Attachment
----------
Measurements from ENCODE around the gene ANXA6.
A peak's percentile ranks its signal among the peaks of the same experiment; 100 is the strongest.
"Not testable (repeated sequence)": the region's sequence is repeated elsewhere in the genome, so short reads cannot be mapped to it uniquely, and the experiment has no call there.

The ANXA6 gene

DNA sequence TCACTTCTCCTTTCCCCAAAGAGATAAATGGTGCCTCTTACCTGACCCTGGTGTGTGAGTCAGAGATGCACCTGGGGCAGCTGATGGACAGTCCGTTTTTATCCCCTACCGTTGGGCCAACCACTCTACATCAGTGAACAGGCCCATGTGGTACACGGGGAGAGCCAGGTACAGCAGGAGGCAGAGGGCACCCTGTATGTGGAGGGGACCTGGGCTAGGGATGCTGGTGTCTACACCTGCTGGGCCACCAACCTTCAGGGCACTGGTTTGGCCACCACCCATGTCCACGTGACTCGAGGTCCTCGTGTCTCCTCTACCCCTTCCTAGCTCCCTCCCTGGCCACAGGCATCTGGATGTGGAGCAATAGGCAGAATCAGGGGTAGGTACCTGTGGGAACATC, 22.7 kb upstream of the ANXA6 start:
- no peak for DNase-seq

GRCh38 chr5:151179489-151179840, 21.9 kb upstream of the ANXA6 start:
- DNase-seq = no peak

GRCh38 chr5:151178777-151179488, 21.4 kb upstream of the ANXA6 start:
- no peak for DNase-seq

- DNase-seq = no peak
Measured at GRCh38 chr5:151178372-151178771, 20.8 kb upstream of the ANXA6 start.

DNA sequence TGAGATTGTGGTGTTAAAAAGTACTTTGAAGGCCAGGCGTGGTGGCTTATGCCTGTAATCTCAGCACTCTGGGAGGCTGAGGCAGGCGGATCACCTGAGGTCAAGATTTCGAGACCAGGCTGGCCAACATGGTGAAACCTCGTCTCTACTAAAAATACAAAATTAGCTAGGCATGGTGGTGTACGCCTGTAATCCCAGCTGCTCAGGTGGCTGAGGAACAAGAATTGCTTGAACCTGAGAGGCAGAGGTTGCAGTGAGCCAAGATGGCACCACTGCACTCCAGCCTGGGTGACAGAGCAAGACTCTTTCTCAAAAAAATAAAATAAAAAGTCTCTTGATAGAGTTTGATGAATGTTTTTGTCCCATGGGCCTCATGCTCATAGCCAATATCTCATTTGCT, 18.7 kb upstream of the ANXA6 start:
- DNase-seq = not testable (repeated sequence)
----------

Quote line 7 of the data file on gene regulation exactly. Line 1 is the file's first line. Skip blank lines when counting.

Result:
GRCh38 chr5:151179489-151179840, 21.9 kb upstream of the ANXA6 start: